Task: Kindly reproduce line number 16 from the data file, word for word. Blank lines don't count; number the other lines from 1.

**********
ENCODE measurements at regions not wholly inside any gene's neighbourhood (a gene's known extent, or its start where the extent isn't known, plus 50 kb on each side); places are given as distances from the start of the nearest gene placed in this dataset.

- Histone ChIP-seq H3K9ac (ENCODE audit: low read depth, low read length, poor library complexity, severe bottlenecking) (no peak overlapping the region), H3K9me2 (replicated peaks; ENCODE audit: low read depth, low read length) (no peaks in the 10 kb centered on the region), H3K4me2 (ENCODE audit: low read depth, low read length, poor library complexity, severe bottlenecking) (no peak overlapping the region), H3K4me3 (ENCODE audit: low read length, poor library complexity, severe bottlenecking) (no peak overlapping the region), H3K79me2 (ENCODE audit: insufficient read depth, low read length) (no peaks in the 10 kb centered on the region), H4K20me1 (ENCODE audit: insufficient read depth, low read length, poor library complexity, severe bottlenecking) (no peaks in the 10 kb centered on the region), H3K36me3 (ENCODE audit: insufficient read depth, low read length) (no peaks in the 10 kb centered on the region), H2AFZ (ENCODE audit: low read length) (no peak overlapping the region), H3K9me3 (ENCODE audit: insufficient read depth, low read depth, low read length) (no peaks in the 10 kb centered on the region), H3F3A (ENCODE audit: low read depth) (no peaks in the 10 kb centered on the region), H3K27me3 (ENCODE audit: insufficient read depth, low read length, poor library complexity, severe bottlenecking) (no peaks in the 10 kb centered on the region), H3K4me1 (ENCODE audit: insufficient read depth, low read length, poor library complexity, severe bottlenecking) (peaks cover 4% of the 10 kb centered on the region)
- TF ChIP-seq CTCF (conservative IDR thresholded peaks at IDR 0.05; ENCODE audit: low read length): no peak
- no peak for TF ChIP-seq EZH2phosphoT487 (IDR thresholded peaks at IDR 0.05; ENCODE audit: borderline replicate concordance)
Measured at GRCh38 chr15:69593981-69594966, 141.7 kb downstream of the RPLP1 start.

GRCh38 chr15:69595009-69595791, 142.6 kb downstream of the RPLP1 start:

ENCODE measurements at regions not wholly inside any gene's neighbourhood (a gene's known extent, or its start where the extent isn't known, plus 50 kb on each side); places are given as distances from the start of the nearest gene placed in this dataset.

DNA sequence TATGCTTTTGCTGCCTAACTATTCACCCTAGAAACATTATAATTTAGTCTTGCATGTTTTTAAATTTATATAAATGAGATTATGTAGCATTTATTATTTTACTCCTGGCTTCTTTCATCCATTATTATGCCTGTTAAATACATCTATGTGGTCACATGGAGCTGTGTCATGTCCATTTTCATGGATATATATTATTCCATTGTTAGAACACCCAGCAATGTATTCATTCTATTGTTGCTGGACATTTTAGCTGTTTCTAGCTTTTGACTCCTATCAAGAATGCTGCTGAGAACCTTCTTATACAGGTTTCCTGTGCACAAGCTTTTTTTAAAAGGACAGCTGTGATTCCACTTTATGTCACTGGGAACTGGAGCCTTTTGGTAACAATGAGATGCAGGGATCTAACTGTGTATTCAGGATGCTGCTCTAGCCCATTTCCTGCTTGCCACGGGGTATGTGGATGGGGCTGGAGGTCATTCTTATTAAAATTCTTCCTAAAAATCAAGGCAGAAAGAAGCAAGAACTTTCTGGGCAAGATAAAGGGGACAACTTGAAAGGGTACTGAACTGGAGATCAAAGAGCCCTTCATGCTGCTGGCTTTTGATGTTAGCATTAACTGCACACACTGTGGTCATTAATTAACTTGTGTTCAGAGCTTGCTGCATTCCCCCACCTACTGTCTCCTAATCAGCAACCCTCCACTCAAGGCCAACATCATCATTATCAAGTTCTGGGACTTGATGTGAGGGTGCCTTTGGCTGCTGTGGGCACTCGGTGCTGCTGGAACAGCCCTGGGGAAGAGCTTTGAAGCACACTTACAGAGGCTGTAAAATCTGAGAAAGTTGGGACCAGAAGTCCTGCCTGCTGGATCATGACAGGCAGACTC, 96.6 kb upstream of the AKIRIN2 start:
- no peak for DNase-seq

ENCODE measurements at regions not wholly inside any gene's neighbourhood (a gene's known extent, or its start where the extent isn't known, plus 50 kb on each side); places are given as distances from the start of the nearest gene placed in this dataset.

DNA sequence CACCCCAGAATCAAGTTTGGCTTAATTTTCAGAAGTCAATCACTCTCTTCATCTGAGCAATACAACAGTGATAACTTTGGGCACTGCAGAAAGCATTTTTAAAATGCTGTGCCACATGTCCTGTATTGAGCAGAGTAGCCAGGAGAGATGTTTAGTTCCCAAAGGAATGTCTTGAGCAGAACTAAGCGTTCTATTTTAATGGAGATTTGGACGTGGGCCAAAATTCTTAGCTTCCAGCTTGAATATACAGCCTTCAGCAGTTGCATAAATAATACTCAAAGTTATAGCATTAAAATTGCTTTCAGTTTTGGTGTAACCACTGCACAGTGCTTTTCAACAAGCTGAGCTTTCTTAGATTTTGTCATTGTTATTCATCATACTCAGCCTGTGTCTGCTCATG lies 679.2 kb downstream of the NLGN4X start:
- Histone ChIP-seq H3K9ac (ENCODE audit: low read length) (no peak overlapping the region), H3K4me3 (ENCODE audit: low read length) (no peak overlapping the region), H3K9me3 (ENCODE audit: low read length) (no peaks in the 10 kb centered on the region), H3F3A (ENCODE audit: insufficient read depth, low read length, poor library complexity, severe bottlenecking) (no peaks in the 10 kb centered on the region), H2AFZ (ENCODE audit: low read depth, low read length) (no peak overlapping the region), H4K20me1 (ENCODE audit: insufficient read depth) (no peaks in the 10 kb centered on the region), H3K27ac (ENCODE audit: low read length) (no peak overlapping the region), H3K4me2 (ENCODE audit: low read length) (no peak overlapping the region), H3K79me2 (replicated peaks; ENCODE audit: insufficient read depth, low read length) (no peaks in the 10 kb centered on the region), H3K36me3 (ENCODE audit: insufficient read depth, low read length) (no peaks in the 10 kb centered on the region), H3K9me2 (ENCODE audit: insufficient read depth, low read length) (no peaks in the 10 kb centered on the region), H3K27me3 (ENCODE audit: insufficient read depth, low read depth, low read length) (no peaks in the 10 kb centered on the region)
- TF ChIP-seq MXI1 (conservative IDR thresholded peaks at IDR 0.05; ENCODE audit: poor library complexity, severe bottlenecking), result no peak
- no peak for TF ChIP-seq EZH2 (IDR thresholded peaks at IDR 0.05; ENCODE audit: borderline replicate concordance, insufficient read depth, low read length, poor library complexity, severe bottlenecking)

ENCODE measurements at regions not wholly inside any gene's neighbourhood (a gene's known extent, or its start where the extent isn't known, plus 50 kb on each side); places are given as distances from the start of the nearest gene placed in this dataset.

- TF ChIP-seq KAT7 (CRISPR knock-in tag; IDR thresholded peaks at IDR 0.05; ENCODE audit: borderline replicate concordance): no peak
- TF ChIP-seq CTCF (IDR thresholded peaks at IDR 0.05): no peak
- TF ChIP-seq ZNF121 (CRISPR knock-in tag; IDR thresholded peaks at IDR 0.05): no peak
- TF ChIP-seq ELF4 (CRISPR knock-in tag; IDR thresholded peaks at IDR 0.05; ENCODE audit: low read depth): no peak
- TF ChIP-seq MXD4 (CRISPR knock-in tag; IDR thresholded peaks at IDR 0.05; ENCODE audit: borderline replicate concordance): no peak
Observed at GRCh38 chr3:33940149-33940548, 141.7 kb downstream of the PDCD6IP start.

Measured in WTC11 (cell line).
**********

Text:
- TF ChIP-seq KAT7 (CRISPR knock-in tag; IDR thresholded peaks at IDR 0.05; ENCODE audit: borderline replicate concordance): no peak